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Top New Restaurants
Exploring Acadiana's Latest
6815 W. Park Ave., Houma
Debbie and David Heard’s world came crashing to a halt when their 12,000-square-foot antiques store and restaurant in Thibodaux burned to the ground in December 2010. They lost everything, from the irreplaceable antiques to the 200-person banquet room.
Since the fire, the couple has moved their business once but recently found what they consider to be a permanent home at 6815 W. Park Ave. in Houma. The new Demitasse Café marked its one-year anniversary in March.
“We are really excited about the patrons in Houma,” Debbie Heard says. “It’s wonderful. We love it here. It’s been a very good move for us.”
The Demitasse Café still serves up 30 different types of panini, soups and salads for lunch and dinner, plus a varied breakfast menu that ranges from breakfast sandwiches to build-your-own omelets. As before, the Demitasse offers a huge drink menu of specialty coffees, teas, smoothies, milkshakes, Italian sodas and much more, Debbie Heard says.
People drive over from Thibodaux to enjoy their familiar restaurant, asking when the Heards will move back or open a second location back up the bayou.
“They complain all the time, [asking]why we’re not back in Thibodaux,” says Debbie Heard, who won’t commit to whether they will open again in Thibodaux. “But after the fire, we live day by day. You never know when it will all be taken away from you.”
South Louisiana offers a vibrant culinary scene, with outstanding chefs; ambitious restaurant owners; and an abundance of fresh produce, seafood and meats. It’s no wonder residents incorporate food into every aspect of their lives, celebrating seasonal dishes such as crawfish and rice, honoring culinary flavors in numerous spring festivals and enjoying the popular restaurants that dot the landscape from the Mississippi River to the Texas border.
Here are a few new restaurants that have recently opened in Acadiana.
Lafayette * (337) 967-1016
Search for “Freetown Fries”
The gourmet food truck scene has exploded in Lafayette, beginning quietly about a couple of years ago with trucks such as Viva La Waffle serving unique sandwich fixings on waffles and now stretching to about a dozen trucks on any given day. A roundup of most or all of the trucks, sponsored by E’s Kitchen, a store offering kitchen accessories, is held the first Saturday of each month in the parking lot of Parc Lafayette, attracting quite a crowd.
For Marla Kristicevich, the idea for her Freetown Fries truck began in Portland, Ore., where a gourmet food truck trend was happening. She envisioned a similar culinary fad for Lafayette given that the town is known for its festivals and outdoor music events.
Kristicevich serves up meals based on fresh hand-cut french fries that are lightly fried in peanut oil and range from Poo-yie Fry with beef roast gravy, queso cheese, green onions and a dash of cayenne pepper to Mediterranean Fry with garlic hummus, feta cheese, olives and spices. On Fridays, she serves catfish and fries, a Cajun take on fish and chips. For Mardi Gras, her King Cake Fry featured sweet potatoes with a multi-colored glaze on top.
The idea for Freetown Fries actually had its origins in Canada, where the original Cajuns lived before being expelled by the British and heading to Louisiana. Poutine is a French-Canadian dish of french fries topped with gravy and cheese. Kristicevich wondered why Cajuns didn’t enjoy french fries the same way, although Freetown Fries’ version may be more flavorful and inventive than its Northern kin.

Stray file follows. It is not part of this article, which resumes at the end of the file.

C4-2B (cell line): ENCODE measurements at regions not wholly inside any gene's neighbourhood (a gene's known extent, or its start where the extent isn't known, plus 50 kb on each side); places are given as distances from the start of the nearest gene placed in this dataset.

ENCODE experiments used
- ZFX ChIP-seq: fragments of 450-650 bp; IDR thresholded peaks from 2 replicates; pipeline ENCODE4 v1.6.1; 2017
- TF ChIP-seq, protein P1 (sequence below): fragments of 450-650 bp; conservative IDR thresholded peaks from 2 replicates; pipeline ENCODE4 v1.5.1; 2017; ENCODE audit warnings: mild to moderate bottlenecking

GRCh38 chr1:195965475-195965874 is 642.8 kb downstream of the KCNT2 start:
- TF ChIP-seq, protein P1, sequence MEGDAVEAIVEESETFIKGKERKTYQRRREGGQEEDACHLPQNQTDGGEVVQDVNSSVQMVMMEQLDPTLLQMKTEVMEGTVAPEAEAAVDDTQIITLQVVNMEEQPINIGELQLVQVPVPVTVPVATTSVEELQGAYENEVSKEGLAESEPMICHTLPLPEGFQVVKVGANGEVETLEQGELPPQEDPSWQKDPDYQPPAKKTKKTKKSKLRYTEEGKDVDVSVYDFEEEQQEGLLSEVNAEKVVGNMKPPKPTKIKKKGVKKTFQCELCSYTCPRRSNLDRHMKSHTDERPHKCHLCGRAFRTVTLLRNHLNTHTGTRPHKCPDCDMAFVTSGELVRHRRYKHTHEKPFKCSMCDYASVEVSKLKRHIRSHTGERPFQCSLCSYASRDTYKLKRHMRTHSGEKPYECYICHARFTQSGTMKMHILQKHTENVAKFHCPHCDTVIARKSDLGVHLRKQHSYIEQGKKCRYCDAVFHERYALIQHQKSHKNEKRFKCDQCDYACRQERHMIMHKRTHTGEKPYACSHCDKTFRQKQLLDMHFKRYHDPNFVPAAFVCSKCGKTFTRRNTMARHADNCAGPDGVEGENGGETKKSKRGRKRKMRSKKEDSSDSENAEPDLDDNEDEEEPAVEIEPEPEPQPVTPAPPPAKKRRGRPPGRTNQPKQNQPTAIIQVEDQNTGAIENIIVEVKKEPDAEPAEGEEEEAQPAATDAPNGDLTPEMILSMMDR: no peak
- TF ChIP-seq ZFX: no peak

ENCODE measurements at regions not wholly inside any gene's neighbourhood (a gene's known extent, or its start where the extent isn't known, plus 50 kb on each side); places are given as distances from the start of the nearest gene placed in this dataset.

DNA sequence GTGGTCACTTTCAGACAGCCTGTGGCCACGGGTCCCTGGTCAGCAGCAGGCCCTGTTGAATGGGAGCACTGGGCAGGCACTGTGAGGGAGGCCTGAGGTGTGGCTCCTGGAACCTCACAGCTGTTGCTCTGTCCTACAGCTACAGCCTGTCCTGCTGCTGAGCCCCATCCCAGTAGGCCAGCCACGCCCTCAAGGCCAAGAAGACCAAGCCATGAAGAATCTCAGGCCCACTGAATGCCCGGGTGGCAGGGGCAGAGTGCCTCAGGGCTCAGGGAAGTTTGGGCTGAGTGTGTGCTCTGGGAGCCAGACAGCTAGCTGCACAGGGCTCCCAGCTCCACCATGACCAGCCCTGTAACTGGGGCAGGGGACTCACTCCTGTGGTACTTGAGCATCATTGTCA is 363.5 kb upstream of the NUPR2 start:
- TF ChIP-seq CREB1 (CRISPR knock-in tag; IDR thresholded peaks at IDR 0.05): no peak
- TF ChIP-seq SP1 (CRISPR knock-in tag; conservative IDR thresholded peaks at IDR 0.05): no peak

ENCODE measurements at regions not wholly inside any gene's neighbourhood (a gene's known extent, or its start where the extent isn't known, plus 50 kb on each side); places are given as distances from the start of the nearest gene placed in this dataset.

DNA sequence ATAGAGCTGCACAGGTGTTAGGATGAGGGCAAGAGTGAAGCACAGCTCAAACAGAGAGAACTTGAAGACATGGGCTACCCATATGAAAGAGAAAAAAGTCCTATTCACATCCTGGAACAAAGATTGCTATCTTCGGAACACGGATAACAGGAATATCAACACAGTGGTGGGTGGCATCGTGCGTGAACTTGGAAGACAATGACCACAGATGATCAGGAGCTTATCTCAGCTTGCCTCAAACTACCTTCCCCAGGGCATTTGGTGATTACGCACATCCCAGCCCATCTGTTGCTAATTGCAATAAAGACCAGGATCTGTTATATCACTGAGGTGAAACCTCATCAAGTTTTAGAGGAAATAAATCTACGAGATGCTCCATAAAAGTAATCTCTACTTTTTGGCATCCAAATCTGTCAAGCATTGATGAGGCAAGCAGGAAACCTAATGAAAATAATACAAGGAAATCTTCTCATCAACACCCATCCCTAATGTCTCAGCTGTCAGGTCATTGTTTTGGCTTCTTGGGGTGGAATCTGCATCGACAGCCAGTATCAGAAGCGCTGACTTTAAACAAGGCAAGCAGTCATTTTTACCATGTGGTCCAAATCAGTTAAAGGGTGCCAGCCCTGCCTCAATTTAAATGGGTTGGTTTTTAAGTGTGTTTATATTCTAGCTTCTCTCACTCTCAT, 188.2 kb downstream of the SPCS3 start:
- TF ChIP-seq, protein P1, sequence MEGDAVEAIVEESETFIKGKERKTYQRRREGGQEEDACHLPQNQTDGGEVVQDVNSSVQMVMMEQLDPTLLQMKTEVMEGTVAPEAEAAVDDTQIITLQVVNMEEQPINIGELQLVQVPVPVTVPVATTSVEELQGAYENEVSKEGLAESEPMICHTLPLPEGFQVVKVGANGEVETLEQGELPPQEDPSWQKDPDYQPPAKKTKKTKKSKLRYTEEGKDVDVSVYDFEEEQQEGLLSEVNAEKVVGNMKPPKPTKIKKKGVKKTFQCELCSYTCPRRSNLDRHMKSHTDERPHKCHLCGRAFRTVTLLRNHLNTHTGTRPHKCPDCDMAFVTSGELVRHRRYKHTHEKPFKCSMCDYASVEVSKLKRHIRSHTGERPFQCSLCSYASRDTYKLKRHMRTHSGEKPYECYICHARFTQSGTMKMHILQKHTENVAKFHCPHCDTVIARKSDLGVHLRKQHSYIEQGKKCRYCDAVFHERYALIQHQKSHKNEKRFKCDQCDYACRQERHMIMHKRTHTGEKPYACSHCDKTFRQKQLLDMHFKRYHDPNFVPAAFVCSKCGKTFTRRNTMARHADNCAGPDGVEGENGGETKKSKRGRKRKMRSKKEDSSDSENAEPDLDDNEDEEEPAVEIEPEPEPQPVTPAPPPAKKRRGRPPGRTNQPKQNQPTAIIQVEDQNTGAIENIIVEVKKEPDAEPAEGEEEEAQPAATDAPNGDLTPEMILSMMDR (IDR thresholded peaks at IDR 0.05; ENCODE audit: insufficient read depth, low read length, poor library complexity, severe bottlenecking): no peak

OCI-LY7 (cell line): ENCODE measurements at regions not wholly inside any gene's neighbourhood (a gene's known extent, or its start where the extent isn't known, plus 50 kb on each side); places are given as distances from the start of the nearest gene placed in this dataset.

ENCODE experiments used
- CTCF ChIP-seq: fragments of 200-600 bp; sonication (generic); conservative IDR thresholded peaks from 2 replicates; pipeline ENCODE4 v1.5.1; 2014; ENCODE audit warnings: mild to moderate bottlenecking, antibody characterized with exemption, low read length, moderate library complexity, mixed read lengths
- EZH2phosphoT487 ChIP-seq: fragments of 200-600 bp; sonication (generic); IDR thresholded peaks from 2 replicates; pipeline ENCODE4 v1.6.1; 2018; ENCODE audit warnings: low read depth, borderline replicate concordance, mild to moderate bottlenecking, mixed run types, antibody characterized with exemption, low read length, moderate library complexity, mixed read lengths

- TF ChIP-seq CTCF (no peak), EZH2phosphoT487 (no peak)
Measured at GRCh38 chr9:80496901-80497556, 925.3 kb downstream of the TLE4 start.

“Mine are fun and creative and the Cajun cousin to the Canadian poutine,” she says.
Freetown Fries, like many of the new trucks on the market, uses fresh ingredients and a healthier way of cooking. Kristicevich uses nothing frozen, for instance. “It keeps me honorable,” she says.
The name of the truck comes from the Lafayette neighborhood in which Kristicevich lives.
Even though she loves her mobility, Kristicevich’s dream for Lafayette is a city park where the trucks can gather on a regular basis. “I think it would be a smart choice to make,” she says. “It’d be a nice draw because we’re such an eat-friendly town.”
Most of the Lafayette trucks can be found on Facebook, and they announce their locations daily. For the monthly roundup, visit E’s Kitchen’s website at eskitchen.com.
Social Southern Table and Bar
3901 Johnston St., Lafayette
(337) 456-3274 * socialsouthern.com
Longtime Lafayette restaurateur Charlie Goodson, who owns the award-winning Charley G’s, has teamed up with executive chef Marc Krampe, whose family owns the Lafayette McDonald’s franchise, and Jody Ferguson, owner of Acadiana’s Casa Olé. The threesome formed Southern Hospitality Kitchens to locate voids in the Lafayette culinary market and fill them with locally owned restaurants, Goodson says.
Their first establishment is Social Southern Table & Bar, “a chef-driven bar” aimed at ages 25 to 40 “and the young at heart,” Goodson says. Social Southern is more fast-paced than a restaurant, he says, but also offers a sophisticated menu along with such specialty cocktails as the Social Sazerac and Blackberry Bourbon Lemonade; wine flights; and a large variety of wines, beers and upscale liquors.
“We have great bars in town and great restaurants in town,” Goodson says, “but we wanted to do something in between.”
The menu by chef Krampe consists of “Speakeateries” appetizers; specialty sandwiches and salads; flatbreads; “Supper Plates” featuring items such as Guinness-braised pork; and “Social Fixins” for two, such as Mac-n-Cheese with pepper, sake and aged white cheddar.
Goodson says the most popular items have been the Smoke Fried Chicken-n-Foie Gras Biscuits and the flatbreads, which are created on-site in a wood-burning oven. The restaurant also makes its own breads, with the exception of the poor boy loaves, which adds to its popularity, Goodson adds.